Endless Space 2 is the 2nd installment of Amplitude Studios' sci-fi 4X game. In Endless Space 2, you must colonize new worlds, develop your species, discover new science technologies, and defeat your enemies. All while managing an expansive political system to make sure that you stay in power by managing coups, political factions, and colonies. Endless Space 2 is quite the game and somehow, Amplitude Studios manages to make it palatable to new players while always giving something new to learn with each playthrough. I could spend days being immersed in this game and it's systems. But the UI is what really sets this apart from other 4X Games.
Endless Space uses a panel UI system with most of it's content on various panels that can fade in and out. You will rarely find a piece of information without a border or background. Endless Space also utilizes blurred backgrounds which is slightly more uncommon in games these days. I usually find apps and websites taking the blurred background approach but it's nice to see games adopting this modern approach.
Endless Space 2 uses a sans-serif type. From what I can tell, it's all the same typeface but just uses different colors and caps combinations to differentiate titles and bodies. There might be a couple different weights to make the smaller text more legible. But the weights are very slight to keep the light text. In these types of games, you want to make sure that your text doesn't seem overwhelming.
Endless Space 2 tries to keep a cool color palette for most of it's UI. It utilizes a cool grey with lots of blue colors in the toggles and sliders. However, Endless Space 2 mixes in other colors to correlate with gameplay elements such as currency, political factions, players, and technology trees. These light splashes of color work really well to make sure everything is easy to understand.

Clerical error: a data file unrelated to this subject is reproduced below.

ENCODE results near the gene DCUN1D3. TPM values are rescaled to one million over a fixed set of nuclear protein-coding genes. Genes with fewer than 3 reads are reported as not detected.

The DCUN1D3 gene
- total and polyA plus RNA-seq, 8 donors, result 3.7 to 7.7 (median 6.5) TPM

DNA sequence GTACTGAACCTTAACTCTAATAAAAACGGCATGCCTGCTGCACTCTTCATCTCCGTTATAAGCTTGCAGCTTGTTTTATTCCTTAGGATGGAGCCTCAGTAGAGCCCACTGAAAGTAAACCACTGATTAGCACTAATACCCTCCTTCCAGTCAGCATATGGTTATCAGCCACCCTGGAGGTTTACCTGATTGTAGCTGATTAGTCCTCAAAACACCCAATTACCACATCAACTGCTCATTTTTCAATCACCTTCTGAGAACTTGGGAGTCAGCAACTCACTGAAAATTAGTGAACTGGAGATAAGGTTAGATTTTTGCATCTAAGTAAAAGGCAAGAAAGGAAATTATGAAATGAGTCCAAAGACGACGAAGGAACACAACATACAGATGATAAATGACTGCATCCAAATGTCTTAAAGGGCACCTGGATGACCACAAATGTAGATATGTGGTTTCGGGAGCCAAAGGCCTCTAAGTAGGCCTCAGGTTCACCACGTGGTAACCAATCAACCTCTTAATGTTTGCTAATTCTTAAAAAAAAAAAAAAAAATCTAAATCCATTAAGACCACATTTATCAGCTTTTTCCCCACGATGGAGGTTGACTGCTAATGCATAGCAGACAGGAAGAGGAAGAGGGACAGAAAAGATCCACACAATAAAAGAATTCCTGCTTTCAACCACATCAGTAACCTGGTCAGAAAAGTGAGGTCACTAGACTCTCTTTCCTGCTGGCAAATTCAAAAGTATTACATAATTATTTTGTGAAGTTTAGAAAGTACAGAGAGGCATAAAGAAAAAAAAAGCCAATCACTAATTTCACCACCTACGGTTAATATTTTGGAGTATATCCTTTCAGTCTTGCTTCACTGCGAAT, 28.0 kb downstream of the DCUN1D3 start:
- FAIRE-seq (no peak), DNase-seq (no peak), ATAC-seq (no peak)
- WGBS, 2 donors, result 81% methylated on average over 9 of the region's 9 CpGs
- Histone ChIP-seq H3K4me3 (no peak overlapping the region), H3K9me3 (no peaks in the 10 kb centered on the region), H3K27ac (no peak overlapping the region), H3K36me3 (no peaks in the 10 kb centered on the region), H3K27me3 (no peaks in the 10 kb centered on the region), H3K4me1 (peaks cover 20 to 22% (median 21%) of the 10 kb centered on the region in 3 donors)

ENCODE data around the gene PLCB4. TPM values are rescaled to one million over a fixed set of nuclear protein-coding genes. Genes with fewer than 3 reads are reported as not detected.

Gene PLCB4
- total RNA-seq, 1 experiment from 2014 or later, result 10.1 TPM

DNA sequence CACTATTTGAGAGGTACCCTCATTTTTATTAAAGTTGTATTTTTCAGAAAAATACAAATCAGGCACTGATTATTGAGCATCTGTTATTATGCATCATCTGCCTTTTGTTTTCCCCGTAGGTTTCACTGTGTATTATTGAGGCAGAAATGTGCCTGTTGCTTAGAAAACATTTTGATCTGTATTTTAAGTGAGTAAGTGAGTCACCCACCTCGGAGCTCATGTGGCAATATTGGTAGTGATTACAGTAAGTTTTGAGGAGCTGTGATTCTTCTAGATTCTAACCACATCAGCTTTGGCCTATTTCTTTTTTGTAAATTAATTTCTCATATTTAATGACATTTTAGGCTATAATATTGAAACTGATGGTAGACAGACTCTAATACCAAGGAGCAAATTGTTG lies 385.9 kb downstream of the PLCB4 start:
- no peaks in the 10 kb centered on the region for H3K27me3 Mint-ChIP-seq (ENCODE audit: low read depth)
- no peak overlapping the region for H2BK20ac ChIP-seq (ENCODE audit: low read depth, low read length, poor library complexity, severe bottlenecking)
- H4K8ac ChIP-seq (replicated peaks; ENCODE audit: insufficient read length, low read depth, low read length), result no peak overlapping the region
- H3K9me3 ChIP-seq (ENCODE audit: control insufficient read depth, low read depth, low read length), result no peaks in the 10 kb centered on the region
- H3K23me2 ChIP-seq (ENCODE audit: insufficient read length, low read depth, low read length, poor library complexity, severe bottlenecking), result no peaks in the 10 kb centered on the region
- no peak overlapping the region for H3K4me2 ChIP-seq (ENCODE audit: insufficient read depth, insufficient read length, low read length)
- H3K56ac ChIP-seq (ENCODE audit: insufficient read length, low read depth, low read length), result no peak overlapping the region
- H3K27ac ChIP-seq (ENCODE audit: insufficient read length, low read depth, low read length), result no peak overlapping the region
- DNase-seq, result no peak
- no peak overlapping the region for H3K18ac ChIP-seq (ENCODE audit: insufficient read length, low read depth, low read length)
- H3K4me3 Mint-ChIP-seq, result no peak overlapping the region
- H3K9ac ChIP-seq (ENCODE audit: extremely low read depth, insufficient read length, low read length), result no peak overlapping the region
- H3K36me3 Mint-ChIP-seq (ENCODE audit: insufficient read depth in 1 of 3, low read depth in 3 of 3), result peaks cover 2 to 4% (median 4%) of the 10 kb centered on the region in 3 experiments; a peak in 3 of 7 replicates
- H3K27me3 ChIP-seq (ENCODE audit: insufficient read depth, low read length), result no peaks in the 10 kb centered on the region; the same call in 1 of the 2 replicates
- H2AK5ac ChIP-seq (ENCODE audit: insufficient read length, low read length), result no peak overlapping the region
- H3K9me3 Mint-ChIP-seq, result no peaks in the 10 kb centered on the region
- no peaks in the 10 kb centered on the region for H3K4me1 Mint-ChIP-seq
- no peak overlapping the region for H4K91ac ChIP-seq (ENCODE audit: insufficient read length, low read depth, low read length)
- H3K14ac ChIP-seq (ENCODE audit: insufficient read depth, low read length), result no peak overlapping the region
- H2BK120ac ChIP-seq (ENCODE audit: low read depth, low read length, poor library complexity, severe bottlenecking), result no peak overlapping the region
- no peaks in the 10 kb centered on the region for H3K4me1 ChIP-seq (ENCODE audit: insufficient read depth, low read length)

Endless Space 2 has beautiful motion design in some places. When you first start, the main menu turns into place. There are even small animations when you hover over characters and flags that really add a sense of interactivity to the menus. These small animations make the UI seem like it's reacting to you. This assists greatly in making the game feel more than a bunch of dials and switches.
Endless Space 2 does an excellent job of breaking down each screen to the essentials. Making art a focus on many of the screens makes the game more appealing to newer players and is used to give players an overview of what is happening (seen when you probe a planet to go on expeditions). There are problems when customizing a ship. The icons could be used to better explain where modules fit. But overall, there are no glaring UX issues.